Edisto Island, South Carolina

Another easy, paved bike trail with flat terrain is located on the enchanting Edisto Island in South Carolina. There is a 10-mile, round-trip trail that begins behind Piggly Wiggly, runs through jungle-like woods and then curves around lagoons of Fairfield Plantation until reaching the marina. Then it is time to turn around and return. An added advantage is that you can camp in Edisto Beach State Park. This is a lovely park where you can choose campsites on the ocean under palm trees or in the wooded areas. The park contains glistening beaches chock-full of shells. Edisto Island is located on State Highway 174 and about one hour south of Charleston. If you camp at Edisto Island State Park, you can access the trail head easily.
Jekyll Island
Jekyll Island, Georgia

Not too far south of Edisto Island is the fascinating Jekyll Island, with 20 miles of mostly paved bike paths. You can ride your bike past beaches, forests, ponds, marshes and the historic landmark district. You can even ride your bike on the hard-packed sand of the beaches. A good place to camp on the island is the Jekyll Island Campground. If you don’t have bikes, you can rent them at the campground. Also, use your bike to explore the Jekyll Island historic district. In operation from 1888 through 1942, this 249-acre area of Jekyll Island was once a winter retreat of the very wealthy. The Astors, Rockefellers and Morgans built vacation homes and a 60-room clubhouse. Most of the buildings are still intact, and many have guided tours. The island was sold to the State of Georgia in 1947.

Kettle Valley Rail Trail
Kelowna, British Columbia
One of our all-time favorite bike trips was on the Kettle Valley Rail Trail. This is part of the Trans-Canada Trail that goes from British Columbia all the way to the Maritime Provinces in Canada. We biked the Myra Canyon portion of the Kettle Canyon located south of Kelowna. This is a rail-to-trails bike trail, so it has a grade of two percent or less. There are many trestles along this section of the bike trail, and some are hundreds of feet in height. There are also wooden tunnels to bike through. It was an amazing, quiet ride through beautiful scenery, completely removed from civilization.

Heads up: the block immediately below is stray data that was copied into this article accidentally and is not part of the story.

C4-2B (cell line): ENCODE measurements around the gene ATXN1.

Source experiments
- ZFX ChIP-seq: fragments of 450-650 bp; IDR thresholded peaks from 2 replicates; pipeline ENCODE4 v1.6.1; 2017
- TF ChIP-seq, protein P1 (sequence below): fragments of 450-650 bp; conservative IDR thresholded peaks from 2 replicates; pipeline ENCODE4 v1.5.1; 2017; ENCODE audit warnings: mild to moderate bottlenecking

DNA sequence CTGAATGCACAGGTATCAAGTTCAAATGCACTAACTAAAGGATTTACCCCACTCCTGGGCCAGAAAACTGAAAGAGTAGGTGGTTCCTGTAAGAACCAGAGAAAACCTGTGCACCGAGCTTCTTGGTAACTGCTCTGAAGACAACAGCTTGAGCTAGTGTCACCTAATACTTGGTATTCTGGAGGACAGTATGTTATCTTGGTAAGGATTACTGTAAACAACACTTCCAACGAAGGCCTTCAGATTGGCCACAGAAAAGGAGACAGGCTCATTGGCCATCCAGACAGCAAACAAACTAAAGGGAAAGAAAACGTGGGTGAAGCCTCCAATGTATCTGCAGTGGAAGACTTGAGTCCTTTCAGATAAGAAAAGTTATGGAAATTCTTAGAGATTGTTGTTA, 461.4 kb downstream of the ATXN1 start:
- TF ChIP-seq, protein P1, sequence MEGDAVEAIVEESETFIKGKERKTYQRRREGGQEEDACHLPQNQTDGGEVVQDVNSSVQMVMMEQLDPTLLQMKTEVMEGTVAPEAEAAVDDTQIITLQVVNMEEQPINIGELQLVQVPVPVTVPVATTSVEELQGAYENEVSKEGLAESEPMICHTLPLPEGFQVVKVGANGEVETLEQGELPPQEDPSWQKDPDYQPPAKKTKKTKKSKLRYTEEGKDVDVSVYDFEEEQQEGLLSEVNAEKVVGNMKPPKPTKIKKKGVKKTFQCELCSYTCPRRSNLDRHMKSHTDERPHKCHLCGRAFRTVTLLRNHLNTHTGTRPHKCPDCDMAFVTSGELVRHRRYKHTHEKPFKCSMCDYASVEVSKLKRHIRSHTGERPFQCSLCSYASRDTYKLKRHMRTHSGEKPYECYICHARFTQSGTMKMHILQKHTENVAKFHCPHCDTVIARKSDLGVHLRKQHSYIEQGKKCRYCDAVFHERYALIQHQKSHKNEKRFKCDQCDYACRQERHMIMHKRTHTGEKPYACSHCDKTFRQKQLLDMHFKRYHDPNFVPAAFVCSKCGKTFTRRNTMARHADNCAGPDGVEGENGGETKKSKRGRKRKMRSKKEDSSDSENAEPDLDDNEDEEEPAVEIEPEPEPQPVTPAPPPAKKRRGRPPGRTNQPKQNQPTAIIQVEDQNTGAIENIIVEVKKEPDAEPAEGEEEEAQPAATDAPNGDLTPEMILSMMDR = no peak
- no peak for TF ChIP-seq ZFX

We biked this trail in 2003 and, a few weeks after we left, a fire caused by lightning destroyed much of it. We were happy to hear shortly after this disaster that the Canadian government would rebuild the trail. To reach the Myra Canyon trail head, take KVR #36 road to avoid a steep hill. There is no place to park an
RV, so you must have a bike rack on your vehicle.

Pine Creek Trail
Wellsboro, Pennsylvania

Another great rails-to-trails bike path is the Pine Creek Trail in western Pennsylvania. It follows the Pine Creek Gorge, which is often called the Grand Canyon of the East. It is 60 miles long and made of crushed limestone. There are many sights to see along this trail, including pine creek, waterfalls and unique rock formations. We also saw diverse wildlife along the trail, including deer, hawks, osprey and a rattlesnake. There are many state parks along the length of the trail for camping, and the trail is accessible from Leonard Harrison State Park, Colton Point State Park and Little Pine State Park.

Yosemite Valley
Yosemite, California
Yosemite Valley is only a mile wide and 7.5 miles long. By riding your bike to visit the valley, you can arrive at the wonderful sights between visits by the tour buses. It was wonderful seeing El Capitan, Cathedral Rocks, Bridalveil Falls, Yosemite Falls and the other wonderful vistas of the park without the crowds. Halfway around, you can have lunch at the Yosemite Lodge food court and then continue your tour. There is camping in the Yosemite Valley Campground.

I hope I have convinced you to take your bike and experience the many wonderful adventures we
have enjoyed.

Thelma and her husband, John, retired in their 50s and set out to live their dream of full-time RVing. Two years of travel stretched out to 12 years of traveling to every state in the U.S. They volunteered in Hawaii at national parks, where they received free housing, and also spent four months in Mexico. They are now snowbirds who spend their summers in a small home in the village of Geneseo in western New York, and in the winter they travel to the Florida Keys and volunteer in state parks.